Giddy Up! Automakers Raise Horsepower, Speed to New Heights

Fred Croatti often drives his silver Dodge Charger Hellcat to the grocery store, turning heads as he rumbles through the parking lot with a supercharged 6.2-Liter 707-horsepower engine.

Although Croatti's car sounds like a NASCAR racer, the retired pilot from Port Orange, Florida, isn't looking for attention. He just loves the power.

"The visceral effect of the air, the sound," he says. "All you've got to do is tickle the gas a little bit and the hairs on the back of your head stand up."

At a time when mainstream and luxury cars look similar inside and out, buyers like Croatti are hungry for sound and speed, and car companies are happy to oblige.

On Tuesday night, Fiat Chrysler's Dodge brand used explosions, burnouts and a small drag strip to ramp up horsepower even more. Ahead of the press days of the New York auto show, Dodge rolled out the 840-horsepower Demon Challenger [pictured above], which FCA says is the fastest and most powerful production car made.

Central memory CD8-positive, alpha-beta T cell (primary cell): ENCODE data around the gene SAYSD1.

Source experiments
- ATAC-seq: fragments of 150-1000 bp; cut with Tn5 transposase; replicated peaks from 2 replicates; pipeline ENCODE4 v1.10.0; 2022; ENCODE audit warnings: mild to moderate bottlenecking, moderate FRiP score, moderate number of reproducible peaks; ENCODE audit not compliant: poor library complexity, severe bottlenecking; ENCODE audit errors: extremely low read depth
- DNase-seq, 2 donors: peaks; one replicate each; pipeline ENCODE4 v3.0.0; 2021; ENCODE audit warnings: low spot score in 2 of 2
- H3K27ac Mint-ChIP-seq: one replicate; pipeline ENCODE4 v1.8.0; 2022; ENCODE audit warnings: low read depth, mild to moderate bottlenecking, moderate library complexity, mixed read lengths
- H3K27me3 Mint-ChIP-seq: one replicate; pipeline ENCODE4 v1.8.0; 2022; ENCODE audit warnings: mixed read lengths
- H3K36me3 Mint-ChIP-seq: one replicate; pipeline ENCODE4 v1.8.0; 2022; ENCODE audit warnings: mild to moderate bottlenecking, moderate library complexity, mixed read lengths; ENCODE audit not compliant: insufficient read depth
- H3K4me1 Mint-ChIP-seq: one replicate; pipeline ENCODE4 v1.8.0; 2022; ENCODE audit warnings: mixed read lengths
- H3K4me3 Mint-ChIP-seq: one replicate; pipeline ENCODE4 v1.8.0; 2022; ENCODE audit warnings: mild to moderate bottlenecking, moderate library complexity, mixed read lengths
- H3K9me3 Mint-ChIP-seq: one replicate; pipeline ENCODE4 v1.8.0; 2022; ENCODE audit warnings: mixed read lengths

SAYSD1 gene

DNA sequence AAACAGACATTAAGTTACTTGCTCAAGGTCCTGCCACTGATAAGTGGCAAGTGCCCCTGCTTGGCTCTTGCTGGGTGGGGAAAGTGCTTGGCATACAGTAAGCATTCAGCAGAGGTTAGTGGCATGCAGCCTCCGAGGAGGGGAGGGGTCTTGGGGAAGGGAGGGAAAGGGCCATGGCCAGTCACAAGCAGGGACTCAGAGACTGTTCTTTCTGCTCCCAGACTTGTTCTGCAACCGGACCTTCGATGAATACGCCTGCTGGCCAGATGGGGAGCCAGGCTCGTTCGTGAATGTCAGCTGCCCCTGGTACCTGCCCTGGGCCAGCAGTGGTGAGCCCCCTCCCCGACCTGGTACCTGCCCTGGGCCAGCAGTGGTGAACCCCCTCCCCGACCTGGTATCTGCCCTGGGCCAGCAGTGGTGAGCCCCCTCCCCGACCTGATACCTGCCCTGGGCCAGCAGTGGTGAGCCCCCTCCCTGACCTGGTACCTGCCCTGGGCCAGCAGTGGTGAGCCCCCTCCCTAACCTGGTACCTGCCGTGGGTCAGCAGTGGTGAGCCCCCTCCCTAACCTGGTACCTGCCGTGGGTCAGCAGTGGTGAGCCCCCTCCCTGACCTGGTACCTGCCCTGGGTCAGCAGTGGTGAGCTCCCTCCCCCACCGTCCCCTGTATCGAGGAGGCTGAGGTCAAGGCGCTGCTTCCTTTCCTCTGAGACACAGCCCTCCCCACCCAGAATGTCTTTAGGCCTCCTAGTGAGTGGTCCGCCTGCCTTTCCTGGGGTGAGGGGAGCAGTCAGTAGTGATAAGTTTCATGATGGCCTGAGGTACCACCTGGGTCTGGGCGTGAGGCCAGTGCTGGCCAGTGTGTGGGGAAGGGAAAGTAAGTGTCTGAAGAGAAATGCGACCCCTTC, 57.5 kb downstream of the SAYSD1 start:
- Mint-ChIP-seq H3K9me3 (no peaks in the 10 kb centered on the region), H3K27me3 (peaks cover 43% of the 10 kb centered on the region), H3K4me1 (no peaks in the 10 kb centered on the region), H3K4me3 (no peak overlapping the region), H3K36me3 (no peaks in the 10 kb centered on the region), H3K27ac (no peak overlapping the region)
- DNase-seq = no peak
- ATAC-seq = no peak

The horsepower craze isn't limited to big cars or domestic automakers. In New York, Honda's 306-horsepower compact Civic Type R will make its U.S. debut. Mercedes will roll out two new AMG high-performance vehicles including the GT R Coupe with a 577-horsepower 4-Liter V-8. Both can go zero-to-60 in under four seconds. Porsche's Panamera Turbo S E-Hybrid will make its North American debut with total output of 680 horsepower, the second-most powerful Porsche ever.

With the exploding popularity of SUVs, the craze extends there, too. One of the Mercedes AMGs is an SUV. Last week Chevrolet rolled out the Tahoe RST with a 420-horsepower version of the Corvette V-8 and a zero-to-60 time of 5.7 seconds, unheard of previously for a truck-based vehicle. Not to be outdone, Fiat Chrysler on Sunday unveiled a 707-horsepower Jeep Grand Cherokee, which it...

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